Home Columns First Tee to Last Call: Scrambled

First Tee to Last Call: Scrambled

by Conor Coughlin

Summer is in full swing and so is golf season! I’ve gotten about 20 rounds of golf in so far this year. I know that doesn’t sound like a lot, but consider that I live in the Midwest. We only get about six or seven months of decent weather.

I’m also fortunate enough to work in an industry that has a different type of golf tournament every week in the summer. I don’t get to play in all of them, but occasionally I get to “work” in some.

Let’s Get Scrambled

As much as I love playing standard stroke-play golf and testing my skills against the course, I have come to prefer playing scrambles. A scramble is a type of tournament that takes the pressure off of each player and adds more fun to the game.

To begin, each team typically consists of four players, one of which is deemed the captain. The captain chooses the best spot to tee off, then the remaining three players play from the same spot. This continues through all holes of the tournament. For a more in-depth explanation, click here.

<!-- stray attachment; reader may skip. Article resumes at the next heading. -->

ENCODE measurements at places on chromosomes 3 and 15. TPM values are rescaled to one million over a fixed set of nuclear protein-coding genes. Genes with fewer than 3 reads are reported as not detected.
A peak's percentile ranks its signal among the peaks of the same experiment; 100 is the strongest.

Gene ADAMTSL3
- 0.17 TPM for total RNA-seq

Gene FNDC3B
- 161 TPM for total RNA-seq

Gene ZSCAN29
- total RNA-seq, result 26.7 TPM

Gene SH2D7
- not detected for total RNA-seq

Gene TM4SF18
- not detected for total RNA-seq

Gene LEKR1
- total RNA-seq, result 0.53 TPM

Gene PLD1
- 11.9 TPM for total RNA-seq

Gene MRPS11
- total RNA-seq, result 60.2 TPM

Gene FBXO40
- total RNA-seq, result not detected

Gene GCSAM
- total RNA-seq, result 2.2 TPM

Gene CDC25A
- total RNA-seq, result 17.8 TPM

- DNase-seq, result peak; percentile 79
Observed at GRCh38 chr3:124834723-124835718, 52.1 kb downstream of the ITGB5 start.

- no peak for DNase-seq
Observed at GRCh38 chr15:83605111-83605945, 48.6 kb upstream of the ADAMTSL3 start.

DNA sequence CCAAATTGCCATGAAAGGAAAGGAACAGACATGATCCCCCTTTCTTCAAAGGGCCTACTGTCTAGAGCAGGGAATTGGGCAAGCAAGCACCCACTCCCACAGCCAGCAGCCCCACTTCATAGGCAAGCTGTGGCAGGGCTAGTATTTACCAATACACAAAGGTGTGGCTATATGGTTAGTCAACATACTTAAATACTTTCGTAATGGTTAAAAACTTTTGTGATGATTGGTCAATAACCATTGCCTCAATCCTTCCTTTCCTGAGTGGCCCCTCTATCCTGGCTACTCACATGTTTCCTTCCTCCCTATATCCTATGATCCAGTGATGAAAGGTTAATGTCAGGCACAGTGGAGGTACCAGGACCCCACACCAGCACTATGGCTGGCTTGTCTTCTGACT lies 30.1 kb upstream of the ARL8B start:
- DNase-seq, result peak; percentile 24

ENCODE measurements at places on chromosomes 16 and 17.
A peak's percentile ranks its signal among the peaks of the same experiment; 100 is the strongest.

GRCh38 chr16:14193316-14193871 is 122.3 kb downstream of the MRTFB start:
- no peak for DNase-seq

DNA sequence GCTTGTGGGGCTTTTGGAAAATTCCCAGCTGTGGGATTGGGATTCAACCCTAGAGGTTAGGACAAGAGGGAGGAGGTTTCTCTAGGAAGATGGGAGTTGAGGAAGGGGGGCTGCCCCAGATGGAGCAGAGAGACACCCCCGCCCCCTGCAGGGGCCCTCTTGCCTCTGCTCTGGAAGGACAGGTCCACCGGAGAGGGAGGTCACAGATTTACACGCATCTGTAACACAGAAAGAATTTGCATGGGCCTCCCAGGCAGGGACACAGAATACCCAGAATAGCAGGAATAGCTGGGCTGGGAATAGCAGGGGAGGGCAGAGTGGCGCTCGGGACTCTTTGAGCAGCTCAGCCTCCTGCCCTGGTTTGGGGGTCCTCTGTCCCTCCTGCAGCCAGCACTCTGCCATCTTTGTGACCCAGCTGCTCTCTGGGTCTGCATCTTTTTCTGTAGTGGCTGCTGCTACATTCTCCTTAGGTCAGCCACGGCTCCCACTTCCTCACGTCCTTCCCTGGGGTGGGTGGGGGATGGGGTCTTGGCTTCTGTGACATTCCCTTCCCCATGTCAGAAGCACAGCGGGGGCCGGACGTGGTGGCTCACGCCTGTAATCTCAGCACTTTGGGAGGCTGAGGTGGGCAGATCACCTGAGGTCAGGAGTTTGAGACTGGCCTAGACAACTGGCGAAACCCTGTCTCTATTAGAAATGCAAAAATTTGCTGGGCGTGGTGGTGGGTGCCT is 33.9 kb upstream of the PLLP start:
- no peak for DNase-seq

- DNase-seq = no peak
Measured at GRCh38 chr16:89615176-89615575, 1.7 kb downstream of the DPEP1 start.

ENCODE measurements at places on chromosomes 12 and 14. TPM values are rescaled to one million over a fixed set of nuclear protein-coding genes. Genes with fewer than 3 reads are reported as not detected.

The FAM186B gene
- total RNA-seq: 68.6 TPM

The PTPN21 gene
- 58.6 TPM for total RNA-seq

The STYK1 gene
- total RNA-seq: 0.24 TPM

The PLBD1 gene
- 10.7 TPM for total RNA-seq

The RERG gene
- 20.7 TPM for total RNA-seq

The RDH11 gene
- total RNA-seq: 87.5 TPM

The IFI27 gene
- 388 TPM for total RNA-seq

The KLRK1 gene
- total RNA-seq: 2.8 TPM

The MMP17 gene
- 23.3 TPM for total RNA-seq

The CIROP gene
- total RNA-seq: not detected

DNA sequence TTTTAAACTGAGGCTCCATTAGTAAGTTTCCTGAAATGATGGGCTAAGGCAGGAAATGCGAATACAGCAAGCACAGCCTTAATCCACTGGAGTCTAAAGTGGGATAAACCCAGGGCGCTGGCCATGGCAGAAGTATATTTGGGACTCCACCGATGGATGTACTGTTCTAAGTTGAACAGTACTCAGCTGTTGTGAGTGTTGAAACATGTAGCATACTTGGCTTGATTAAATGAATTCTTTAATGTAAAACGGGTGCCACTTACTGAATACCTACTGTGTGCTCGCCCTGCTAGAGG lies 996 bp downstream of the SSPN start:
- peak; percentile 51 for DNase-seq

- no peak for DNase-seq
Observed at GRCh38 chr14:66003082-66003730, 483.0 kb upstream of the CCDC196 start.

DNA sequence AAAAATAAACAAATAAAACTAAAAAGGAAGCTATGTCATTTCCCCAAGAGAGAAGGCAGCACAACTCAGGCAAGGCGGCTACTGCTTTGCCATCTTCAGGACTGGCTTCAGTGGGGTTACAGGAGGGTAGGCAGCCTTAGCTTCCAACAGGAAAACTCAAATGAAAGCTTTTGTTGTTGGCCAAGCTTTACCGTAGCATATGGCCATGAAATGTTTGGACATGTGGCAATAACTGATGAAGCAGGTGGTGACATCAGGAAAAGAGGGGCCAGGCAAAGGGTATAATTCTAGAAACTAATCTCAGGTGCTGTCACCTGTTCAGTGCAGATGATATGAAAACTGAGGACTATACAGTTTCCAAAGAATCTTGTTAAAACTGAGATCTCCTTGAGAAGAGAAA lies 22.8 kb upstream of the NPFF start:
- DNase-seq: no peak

There are many reasons, but the most important one is that it’s casual and completely devoid of frustration. I can’t even remember a time when I got even a fraction as irritated playing in a scramble as I do playing stroke-play. The pressure is off for the most part. It has the intensity of playing any bar game and drinking with your friends. If there’s any pressure at all, it’s to keep up with the pace of drinking and the pace of play. 

There are downsides to actual scramble “tournaments” though. The more I play in them, the more I realize that people’s moral compasses seem to check out when there are prizes on the line. I recently played in a tournament sponsored by a local bar that saw the winning team shoot 21-under par.

Not impossible, but highly unlikely. The runner-up was 19 under. Like I said, not impossible but highly unlikely. The 21 under team would have had to have birdied every par 3 and par 4 and eagled every par 5 on the course. For reference, my team did play by the rules and counted every shot and came in at 12-under. Not a winning score but still respectable. Certainly not a score that should have lost by an entire nine holes worth of golf margin.